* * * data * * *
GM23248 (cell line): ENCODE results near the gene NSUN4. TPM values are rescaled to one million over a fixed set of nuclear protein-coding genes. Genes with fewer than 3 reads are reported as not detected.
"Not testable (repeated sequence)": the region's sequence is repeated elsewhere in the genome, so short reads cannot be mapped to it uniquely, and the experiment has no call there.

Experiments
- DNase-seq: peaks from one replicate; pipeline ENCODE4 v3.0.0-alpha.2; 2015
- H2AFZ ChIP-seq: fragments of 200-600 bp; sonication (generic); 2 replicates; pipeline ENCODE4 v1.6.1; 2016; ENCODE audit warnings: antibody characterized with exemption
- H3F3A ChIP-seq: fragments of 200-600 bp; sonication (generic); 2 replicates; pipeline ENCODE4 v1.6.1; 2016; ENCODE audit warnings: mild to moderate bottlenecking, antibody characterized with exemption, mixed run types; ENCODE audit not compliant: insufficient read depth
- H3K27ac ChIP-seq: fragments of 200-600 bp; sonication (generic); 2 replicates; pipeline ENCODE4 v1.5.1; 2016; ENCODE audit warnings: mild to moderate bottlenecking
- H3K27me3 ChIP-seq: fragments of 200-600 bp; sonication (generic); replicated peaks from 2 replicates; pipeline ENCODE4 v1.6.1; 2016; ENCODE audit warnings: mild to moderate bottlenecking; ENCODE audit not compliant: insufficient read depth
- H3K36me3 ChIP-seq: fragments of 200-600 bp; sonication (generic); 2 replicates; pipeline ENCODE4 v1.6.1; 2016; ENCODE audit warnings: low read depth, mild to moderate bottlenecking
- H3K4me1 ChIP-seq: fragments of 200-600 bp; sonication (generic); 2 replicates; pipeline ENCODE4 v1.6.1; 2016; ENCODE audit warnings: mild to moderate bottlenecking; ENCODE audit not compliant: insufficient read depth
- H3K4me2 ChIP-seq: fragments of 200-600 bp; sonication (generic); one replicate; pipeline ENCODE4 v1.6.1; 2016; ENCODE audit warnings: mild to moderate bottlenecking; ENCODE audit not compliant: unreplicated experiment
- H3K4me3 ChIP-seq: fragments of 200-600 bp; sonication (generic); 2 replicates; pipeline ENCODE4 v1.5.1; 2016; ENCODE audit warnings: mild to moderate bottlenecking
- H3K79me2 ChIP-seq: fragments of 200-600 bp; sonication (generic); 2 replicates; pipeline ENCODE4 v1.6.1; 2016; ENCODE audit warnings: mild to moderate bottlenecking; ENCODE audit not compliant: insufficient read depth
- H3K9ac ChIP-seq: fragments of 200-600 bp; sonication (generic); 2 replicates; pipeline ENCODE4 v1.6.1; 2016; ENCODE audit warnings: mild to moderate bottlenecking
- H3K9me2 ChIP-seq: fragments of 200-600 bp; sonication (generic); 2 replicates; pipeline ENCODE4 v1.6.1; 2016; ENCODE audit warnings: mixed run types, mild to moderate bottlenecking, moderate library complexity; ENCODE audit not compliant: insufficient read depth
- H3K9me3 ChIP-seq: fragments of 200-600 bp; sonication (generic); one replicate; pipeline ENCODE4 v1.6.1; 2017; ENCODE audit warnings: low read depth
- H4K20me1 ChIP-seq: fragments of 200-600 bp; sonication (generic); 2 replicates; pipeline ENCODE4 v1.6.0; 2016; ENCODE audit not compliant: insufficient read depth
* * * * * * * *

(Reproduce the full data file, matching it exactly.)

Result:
GM23248 (cell line): ENCODE results near the gene NSUN4. TPM values are rescaled to one million over a fixed set of nuclear protein-coding genes. Genes with fewer than 3 reads are reported as not detected.
"Not testable (repeated sequence)": the region's sequence is repeated elsewhere in the genome, so short reads cannot be mapped to it uniquely, and the experiment has no call there.

Experiments
- DNase-seq: peaks from one replicate; pipeline ENCODE4 v3.0.0-alpha.2; 2015
- H2AFZ ChIP-seq: fragments of 200-600 bp; sonication (generic); 2 replicates; pipeline ENCODE4 v1.6.1; 2016; ENCODE audit warnings: antibody characterized with exemption
- H3F3A ChIP-seq: fragments of 200-600 bp; sonication (generic); 2 replicates; pipeline ENCODE4 v1.6.1; 2016; ENCODE audit warnings: mild to moderate bottlenecking, antibody characterized with exemption, mixed run types; ENCODE audit not compliant: insufficient read depth
- H3K27ac ChIP-seq: fragments of 200-600 bp; sonication (generic); 2 replicates; pipeline ENCODE4 v1.5.1; 2016; ENCODE audit warnings: mild to moderate bottlenecking
- H3K27me3 ChIP-seq: fragments of 200-600 bp; sonication (generic); replicated peaks from 2 replicates; pipeline ENCODE4 v1.6.1; 2016; ENCODE audit warnings: mild to moderate bottlenecking; ENCODE audit not compliant: insufficient read depth
- H3K36me3 ChIP-seq: fragments of 200-600 bp; sonication (generic); 2 replicates; pipeline ENCODE4 v1.6.1; 2016; ENCODE audit warnings: low read depth, mild to moderate bottlenecking
- H3K4me1 ChIP-seq: fragments of 200-600 bp; sonication (generic); 2 replicates; pipeline ENCODE4 v1.6.1; 2016; ENCODE audit warnings: mild to moderate bottlenecking; ENCODE audit not compliant: insufficient read depth
- H3K4me2 ChIP-seq: fragments of 200-600 bp; sonication (generic); one replicate; pipeline ENCODE4 v1.6.1; 2016; ENCODE audit warnings: mild to moderate bottlenecking; ENCODE audit not compliant: unreplicated experiment
- H3K4me3 ChIP-seq: fragments of 200-600 bp; sonication (generic); 2 replicates; pipeline ENCODE4 v1.5.1; 2016; ENCODE audit warnings: mild to moderate bottlenecking
- H3K79me2 ChIP-seq: fragments of 200-600 bp; sonication (generic); 2 replicates; pipeline ENCODE4 v1.6.1; 2016; ENCODE audit warnings: mild to moderate bottlenecking; ENCODE audit not compliant: insufficient read depth
- H3K9ac ChIP-seq: fragments of 200-600 bp; sonication (generic); 2 replicates; pipeline ENCODE4 v1.6.1; 2016; ENCODE audit warnings: mild to moderate bottlenecking
- H3K9me2 ChIP-seq: fragments of 200-600 bp; sonication (generic); 2 replicates; pipeline ENCODE4 v1.6.1; 2016; ENCODE audit warnings: mixed run types, mild to moderate bottlenecking, moderate library complexity; ENCODE audit not compliant: insufficient read depth
- H3K9me3 ChIP-seq: fragments of 200-600 bp; sonication (generic); one replicate; pipeline ENCODE4 v1.6.1; 2017; ENCODE audit warnings: low read depth
- H4K20me1 ChIP-seq: fragments of 200-600 bp; sonication (generic); 2 replicates; pipeline ENCODE4 v1.6.0; 2016; ENCODE audit not compliant: insufficient read depth